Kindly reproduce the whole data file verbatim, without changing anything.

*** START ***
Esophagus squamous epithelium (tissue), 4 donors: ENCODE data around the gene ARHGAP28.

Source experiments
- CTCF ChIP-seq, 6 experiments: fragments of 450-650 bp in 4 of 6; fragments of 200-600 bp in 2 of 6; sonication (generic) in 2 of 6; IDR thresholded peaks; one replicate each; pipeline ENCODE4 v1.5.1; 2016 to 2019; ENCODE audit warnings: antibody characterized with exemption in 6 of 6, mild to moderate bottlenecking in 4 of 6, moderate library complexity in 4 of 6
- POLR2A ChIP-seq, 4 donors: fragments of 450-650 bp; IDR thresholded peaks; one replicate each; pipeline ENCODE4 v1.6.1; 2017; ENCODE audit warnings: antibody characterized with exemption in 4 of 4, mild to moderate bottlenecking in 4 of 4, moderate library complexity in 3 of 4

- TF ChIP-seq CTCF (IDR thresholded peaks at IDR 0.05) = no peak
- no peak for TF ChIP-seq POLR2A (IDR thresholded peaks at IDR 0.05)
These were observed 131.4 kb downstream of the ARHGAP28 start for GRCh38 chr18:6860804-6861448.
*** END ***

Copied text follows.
Esophagus squamous epithelium (tissue), 4 donors: ENCODE data around the gene ARHGAP28.

Source experiments
- CTCF ChIP-seq, 6 experiments: fragments of 450-650 bp in 4 of 6; fragments of 200-600 bp in 2 of 6; sonication (generic) in 2 of 6; IDR thresholded peaks; one replicate each; pipeline ENCODE4 v1.5.1; 2016 to 2019; ENCODE audit warnings: antibody characterized with exemption in 6 of 6, mild to moderate bottlenecking in 4 of 6, moderate library complexity in 4 of 6
- POLR2A ChIP-seq, 4 donors: fragments of 450-650 bp; IDR thresholded peaks; one replicate each; pipeline ENCODE4 v1.6.1; 2017; ENCODE audit warnings: antibody characterized with exemption in 4 of 4, mild to moderate bottlenecking in 4 of 4, moderate library complexity in 3 of 4

- TF ChIP-seq CTCF (IDR thresholded peaks at IDR 0.05) = no peak
- no peak for TF ChIP-seq POLR2A (IDR thresholded peaks at IDR 0.05)
These were observed 131.4 kb downstream of the ARHGAP28 start for GRCh38 chr18:6860804-6861448.